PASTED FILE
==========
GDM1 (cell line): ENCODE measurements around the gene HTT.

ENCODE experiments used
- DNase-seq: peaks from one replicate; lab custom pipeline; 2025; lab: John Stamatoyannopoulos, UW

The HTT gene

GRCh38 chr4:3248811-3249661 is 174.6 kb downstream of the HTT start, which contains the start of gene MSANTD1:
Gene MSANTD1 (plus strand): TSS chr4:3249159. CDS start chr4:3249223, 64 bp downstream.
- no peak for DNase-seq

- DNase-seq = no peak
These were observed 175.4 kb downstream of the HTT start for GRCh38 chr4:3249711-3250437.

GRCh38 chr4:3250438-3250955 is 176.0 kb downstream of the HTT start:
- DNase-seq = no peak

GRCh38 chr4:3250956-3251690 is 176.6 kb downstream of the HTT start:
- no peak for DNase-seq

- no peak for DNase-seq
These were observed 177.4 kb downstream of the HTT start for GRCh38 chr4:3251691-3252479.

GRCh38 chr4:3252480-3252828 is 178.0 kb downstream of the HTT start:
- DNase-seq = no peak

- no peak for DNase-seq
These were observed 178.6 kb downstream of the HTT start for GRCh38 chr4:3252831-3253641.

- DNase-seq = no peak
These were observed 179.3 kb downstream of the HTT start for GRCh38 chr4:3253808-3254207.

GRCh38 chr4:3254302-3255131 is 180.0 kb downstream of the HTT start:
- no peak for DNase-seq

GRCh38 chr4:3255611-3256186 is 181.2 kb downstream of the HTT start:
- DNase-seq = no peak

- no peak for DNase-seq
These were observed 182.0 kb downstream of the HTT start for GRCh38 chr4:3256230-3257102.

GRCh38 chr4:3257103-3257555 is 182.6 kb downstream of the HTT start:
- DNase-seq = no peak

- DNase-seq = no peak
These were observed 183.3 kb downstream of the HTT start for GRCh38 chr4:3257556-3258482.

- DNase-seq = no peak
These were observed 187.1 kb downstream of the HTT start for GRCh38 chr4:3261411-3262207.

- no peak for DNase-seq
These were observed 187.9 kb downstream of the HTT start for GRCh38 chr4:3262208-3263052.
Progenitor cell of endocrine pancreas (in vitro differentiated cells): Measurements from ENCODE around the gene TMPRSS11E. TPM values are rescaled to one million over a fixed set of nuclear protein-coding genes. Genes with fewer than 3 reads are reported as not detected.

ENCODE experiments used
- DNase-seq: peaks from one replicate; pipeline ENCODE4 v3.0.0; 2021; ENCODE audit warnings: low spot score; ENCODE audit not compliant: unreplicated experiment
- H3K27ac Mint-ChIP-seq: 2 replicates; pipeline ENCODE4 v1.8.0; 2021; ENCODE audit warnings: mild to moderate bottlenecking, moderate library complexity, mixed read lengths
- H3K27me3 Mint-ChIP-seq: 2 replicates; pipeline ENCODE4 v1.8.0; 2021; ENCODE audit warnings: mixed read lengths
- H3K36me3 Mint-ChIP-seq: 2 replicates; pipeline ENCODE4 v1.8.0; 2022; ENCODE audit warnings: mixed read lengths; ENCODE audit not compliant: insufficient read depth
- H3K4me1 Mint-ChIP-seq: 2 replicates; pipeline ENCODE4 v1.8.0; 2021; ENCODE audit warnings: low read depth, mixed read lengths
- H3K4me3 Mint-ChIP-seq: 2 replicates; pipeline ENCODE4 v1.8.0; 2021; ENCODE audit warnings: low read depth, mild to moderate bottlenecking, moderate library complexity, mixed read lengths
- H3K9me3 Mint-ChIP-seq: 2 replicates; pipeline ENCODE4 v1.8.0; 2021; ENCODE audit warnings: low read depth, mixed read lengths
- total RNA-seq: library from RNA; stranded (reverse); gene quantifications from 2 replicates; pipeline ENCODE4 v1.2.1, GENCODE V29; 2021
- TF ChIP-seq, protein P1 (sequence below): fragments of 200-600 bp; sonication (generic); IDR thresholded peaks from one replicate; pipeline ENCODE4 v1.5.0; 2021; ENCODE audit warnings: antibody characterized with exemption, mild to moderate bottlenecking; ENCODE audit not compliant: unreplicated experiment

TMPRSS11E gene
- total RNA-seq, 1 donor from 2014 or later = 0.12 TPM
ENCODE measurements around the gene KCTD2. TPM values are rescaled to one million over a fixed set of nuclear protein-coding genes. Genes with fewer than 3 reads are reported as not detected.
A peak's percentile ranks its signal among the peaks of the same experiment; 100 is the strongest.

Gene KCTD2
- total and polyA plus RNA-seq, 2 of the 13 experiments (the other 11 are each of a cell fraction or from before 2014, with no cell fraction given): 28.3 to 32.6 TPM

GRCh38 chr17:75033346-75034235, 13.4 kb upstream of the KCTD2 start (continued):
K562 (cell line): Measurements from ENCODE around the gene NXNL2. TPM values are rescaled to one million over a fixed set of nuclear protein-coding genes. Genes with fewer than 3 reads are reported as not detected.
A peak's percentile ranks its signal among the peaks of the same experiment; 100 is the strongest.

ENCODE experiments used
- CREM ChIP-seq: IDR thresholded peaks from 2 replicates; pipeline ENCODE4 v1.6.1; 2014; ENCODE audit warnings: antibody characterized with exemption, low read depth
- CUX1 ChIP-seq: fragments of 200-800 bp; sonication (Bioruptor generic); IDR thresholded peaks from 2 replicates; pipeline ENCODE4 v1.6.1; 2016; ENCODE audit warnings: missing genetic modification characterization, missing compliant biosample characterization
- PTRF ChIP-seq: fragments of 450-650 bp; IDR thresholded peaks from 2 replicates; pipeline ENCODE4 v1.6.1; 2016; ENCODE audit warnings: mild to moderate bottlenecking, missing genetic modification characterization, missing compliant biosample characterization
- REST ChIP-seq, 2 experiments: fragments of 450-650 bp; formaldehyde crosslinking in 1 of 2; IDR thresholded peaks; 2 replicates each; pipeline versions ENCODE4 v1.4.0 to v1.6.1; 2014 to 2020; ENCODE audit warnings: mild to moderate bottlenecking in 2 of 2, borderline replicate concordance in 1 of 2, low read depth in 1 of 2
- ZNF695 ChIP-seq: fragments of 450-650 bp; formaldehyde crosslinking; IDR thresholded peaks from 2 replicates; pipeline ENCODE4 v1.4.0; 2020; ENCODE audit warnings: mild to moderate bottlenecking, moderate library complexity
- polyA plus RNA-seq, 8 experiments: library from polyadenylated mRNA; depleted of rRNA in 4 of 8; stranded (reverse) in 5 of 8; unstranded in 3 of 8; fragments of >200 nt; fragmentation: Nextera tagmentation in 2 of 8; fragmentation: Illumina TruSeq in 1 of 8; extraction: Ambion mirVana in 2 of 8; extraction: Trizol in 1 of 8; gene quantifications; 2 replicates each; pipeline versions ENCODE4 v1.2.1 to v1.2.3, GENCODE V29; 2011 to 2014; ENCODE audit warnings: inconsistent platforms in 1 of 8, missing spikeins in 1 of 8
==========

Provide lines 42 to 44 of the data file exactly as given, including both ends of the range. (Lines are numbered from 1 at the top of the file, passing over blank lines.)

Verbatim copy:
- H3K4me1 Mint-ChIP-seq: 2 replicates; pipeline ENCODE4 v1.8.0; 2021; ENCODE audit warnings: low read depth, mixed read lengths
- H3K4me3 Mint-ChIP-seq: 2 replicates; pipeline ENCODE4 v1.8.0; 2021; ENCODE audit warnings: low read depth, mild to moderate bottlenecking, moderate library complexity, mixed read lengths
- H3K9me3 Mint-ChIP-seq: 2 replicates; pipeline ENCODE4 v1.8.0; 2021; ENCODE audit warnings: low read depth, mixed read lengths